The president of the Fribourg International Film Festival says his commitment to the multicultural event is a logical consequence of his life and career.This content was published on March 4, 2005 - 13:56
Jean-François Giovannini, former deputy head of the Swiss Agency for Development and Cooperation (SDC), told swissinfo that the world still faced many challenges.
Giovannini worked for the SDC for more than 30 years and represented Switzerland at the United Nations summit on the environment in Rio in 1992. He retired from his job in 2001.
Last year he took over the presidency of the Fribourg International Film Festival, which is dedicated almost exclusively to films from developing countries.
This year’s edition features works from all four corners of the globe and focuses on how the modern world is evolving.
Giovannini is also a member of the executive committee of the Swiss Red Cross, the Hirondelle Foundation and the Catholic Lenten Fund charity.
swissinfo: What similarities are there between your work at the SDC and the film festival?
Jean-François Giovannini: One of the SDC’s tasks is to explain to the Swiss public about developing countries, including their problems and their cultures.
Films are an excellent medium for achieving this. By this I mean not so much a Swiss film about a developing country, but one by a director from a developing country.
I knew about the Fribourg Film Festival from my work at the SDC, which is one of its main sponsors. Development questions have always been close to my heart and so I accepted the presidency when it was offered to me.
swissinfo: Many people at your age retire to look after their garden or travel. What makes you keep going?
J-F.G.: The developing world has been my life’s passion. When I was 13 I read books about Latin America and I devoured literature from emerging countries.
At first there wasn’t too much activity in the field of development and cooperation, but as soon as it started, I expressed a strong interest.
[After I retired] I gladly accepted the opportunity to work on children’s issues, for the Red Cross or for the Fribourg Film Festival. Such things keep me young.
swissinfo: You are religious. Does faith have anything to do with your commitment?
J-F.G.: How shall I put it? I think questions about the industrialised and developing world would have interested me anyhow. Not through a feeling of duty but as a real passion.
Apart from sustainable development, one of the other big challenges facing the world is injustice.
swissinfo: Does the developing world represent the bad conscience of industrialised nations?
J-F.G.: Not at all. Relations between the developed and developing world are not balanced and there is a certain form of exploitation. But the wealth of industrialised nations is not based on exploitation. It’s wrong to feel guilty.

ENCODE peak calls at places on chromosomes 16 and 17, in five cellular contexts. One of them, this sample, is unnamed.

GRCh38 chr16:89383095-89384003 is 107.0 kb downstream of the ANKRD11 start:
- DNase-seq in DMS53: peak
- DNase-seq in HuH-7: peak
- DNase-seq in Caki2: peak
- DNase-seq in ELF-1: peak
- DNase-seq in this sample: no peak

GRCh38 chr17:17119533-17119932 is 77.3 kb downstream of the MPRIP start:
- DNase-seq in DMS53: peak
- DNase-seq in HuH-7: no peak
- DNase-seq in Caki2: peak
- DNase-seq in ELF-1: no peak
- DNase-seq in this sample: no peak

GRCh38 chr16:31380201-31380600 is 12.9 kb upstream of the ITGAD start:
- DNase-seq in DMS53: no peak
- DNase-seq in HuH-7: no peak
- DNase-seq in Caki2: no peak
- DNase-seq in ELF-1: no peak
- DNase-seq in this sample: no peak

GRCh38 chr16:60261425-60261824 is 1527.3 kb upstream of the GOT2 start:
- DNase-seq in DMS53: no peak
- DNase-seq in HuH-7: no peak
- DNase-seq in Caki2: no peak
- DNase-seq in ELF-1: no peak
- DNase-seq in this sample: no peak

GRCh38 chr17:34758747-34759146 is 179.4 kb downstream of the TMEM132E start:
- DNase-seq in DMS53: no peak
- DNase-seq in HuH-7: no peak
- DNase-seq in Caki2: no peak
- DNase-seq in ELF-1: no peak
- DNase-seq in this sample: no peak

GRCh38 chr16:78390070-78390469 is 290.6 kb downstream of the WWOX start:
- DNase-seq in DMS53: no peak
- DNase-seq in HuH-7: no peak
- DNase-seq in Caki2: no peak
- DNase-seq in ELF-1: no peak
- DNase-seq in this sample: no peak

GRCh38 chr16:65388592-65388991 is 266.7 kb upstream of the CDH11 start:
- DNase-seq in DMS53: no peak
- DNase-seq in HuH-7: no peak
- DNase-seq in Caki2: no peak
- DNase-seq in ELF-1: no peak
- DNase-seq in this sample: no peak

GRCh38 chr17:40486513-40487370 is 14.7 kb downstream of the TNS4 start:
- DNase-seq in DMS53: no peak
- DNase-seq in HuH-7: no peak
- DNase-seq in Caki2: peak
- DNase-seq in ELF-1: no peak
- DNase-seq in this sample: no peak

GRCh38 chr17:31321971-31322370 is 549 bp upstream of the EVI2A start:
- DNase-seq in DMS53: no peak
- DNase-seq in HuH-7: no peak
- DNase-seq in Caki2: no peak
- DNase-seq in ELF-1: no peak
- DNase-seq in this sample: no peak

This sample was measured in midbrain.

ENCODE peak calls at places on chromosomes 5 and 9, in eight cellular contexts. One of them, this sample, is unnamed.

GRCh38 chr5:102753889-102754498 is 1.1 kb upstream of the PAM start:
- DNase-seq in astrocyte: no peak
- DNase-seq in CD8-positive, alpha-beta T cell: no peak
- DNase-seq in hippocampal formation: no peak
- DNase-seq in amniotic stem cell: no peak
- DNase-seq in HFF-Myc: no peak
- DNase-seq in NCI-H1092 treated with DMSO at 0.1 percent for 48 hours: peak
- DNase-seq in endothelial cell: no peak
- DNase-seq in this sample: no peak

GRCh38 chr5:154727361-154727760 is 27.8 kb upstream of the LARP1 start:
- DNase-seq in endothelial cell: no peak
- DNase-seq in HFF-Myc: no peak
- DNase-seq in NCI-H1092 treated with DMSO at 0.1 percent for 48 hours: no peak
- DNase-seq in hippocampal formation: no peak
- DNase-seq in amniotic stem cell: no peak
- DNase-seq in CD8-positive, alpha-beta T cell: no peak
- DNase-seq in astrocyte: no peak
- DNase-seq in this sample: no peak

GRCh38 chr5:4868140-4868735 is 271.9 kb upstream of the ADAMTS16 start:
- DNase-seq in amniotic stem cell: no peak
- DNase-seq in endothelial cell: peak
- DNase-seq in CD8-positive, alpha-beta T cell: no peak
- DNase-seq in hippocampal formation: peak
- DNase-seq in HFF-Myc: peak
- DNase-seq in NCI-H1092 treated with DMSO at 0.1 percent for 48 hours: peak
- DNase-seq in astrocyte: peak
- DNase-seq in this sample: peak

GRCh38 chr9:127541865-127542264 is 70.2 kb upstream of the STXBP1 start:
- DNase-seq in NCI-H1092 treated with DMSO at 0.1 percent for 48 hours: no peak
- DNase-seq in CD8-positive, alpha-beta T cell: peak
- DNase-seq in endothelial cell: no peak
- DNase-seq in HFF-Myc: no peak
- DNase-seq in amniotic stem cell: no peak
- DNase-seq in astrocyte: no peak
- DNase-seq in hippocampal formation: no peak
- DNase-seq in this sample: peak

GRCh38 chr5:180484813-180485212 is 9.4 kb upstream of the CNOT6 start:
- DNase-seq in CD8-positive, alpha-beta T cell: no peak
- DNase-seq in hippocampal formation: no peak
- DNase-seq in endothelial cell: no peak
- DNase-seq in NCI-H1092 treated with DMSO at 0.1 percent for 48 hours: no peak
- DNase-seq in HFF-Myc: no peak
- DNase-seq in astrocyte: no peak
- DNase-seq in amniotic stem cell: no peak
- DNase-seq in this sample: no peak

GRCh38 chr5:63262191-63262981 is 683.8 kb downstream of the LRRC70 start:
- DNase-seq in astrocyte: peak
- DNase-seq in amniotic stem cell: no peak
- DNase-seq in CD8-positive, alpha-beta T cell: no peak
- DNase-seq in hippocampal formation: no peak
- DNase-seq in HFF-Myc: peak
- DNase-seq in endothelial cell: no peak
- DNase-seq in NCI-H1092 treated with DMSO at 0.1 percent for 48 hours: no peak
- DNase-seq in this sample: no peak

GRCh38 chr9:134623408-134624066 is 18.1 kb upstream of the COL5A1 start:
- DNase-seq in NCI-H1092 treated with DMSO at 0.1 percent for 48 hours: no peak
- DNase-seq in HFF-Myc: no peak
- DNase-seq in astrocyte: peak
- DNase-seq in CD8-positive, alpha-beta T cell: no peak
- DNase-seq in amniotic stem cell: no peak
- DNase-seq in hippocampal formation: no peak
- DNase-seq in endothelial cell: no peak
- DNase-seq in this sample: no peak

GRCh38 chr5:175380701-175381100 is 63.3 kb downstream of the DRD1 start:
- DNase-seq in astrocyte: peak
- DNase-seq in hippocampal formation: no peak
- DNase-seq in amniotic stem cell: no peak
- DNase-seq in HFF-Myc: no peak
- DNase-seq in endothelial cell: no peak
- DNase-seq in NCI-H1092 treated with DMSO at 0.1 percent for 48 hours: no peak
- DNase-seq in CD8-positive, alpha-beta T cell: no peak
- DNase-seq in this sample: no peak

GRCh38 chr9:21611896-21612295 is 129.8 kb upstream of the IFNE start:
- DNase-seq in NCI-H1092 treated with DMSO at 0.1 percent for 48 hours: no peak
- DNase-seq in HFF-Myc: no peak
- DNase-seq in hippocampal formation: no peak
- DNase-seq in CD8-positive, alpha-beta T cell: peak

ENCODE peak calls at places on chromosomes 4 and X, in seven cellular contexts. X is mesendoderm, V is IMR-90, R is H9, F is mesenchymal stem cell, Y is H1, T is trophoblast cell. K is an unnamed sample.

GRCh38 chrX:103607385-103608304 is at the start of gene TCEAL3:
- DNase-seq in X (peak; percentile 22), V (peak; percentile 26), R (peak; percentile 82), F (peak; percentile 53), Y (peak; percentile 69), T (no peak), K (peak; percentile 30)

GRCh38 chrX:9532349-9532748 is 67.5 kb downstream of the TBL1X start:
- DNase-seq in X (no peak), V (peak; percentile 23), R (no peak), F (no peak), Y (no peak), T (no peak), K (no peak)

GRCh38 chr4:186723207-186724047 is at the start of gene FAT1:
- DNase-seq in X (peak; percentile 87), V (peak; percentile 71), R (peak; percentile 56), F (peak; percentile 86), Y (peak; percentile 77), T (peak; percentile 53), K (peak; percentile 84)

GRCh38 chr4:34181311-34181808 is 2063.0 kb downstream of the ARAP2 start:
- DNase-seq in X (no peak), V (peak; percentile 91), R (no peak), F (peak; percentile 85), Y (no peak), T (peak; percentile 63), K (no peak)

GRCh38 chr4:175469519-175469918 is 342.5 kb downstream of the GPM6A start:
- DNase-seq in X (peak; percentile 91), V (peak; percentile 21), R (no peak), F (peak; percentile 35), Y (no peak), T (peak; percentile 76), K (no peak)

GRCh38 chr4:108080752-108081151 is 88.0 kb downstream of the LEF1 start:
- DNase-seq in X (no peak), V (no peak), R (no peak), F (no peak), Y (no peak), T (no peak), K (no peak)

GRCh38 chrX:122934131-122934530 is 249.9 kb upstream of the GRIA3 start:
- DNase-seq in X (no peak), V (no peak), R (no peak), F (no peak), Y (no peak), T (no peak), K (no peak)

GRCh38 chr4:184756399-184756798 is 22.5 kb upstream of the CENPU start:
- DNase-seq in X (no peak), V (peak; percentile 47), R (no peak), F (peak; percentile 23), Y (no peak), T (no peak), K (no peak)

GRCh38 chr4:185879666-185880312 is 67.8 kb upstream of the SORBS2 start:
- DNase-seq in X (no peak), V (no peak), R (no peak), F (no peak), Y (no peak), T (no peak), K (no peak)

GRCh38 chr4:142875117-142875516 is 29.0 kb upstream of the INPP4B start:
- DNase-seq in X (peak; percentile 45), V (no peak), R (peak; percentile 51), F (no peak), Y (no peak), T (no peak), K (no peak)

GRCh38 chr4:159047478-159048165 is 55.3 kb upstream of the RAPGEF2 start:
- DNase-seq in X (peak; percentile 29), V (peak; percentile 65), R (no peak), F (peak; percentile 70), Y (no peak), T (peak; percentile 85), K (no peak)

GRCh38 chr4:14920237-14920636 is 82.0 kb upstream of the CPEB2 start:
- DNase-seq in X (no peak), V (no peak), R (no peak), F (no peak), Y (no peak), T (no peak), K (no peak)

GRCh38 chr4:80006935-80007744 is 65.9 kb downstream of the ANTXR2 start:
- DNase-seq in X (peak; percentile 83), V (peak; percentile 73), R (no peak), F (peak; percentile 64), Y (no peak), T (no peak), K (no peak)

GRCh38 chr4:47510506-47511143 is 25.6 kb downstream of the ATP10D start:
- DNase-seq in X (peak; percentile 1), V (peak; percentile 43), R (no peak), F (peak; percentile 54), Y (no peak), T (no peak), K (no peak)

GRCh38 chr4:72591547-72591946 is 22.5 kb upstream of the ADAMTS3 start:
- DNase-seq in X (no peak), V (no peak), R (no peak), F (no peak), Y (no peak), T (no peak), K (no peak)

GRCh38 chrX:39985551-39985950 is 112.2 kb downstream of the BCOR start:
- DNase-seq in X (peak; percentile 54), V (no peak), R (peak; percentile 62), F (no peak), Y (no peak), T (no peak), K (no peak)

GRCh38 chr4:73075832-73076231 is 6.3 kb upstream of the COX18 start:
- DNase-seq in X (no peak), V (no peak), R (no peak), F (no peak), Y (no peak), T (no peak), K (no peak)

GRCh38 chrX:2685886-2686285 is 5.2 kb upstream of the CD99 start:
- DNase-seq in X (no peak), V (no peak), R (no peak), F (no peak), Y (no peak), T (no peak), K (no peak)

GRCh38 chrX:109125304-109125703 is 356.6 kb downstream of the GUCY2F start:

We need to take a responsible attitude. We all belong to the same world community.
A catastrophe in a distant part of the world also has an impact on us here. Climate change and civil strife put a halt to travelling and trading. So it is impossible to stay out of it.
swissinfo: On the international stage, Switzerland is known for its humanitarian commitment. How do you see the government’s current policy?
J-F.G.: As a country outside the European Union we are heard as a separate voice. But our position does not differ much from other European states.
Switzerland’s vision of the world is based on the respect of human rights, including economic fairness and equal rights for men and women.
It is a highly political approach to promote fair societies and Switzerland is well placed to do this because of its long tradition of a federalist system and its democracy, which is still evolving.
The current foreign minister, Micheline Calmy-Rey, stands for a policy of human rights and not just short-term interests. Switzerland is taking its responsibilities seriously.
swissinfo: With your long career in the field of international aid, do you not sometimes despair when you see the state of the world?
J-F.G.: One of my first professional assignments was in India, where poverty was and still is enormous. It was clear to me that at least two centuries of hard work would be needed to overcome these problems.
A state with a solid social-security system, such as Switzerland or the Scandinavian countries, is not built in two months. From this vantage point we can say that progress has been made over the past 50 years.
Most of the hardship and sorrow in the world is still caused by armed conflicts. But the world has also changed for the better. More people have received some kind of education and were able to break out of their dependencies; the poor have also got more organised.
But there are still huge environmental and social problems. Our planet produces far too much carbon dioxide and rich countries should do more about it.
And as soon as we try to resolve one problem, there are already new challenges ahead.
swissinfo-interview: Pierre-François Besson
The festival opens with The Big Journey by Ismael Ferroukhi, about a family journey from Marseille to Mecca.
It will end with Fuon (The Crying Wind) by Japanese filmmaker Yoichi Higashi, the final part of his trilogy. The Crossing and My Grandpa were shown in 2002 and 2004.
The Palestine/Israel, a Swiss Memory section focuses on Swiss films about the Middle East.
This year’s Fribourg film festival takes place from March 6 to 13.
About 100 films are screened during the festival, which also includes photo exhibitions and panel discussions and workshops.
The festival has a budget of SFr1.6 million ($1.4 million) and receives financial support from the Swiss government’s development agency.
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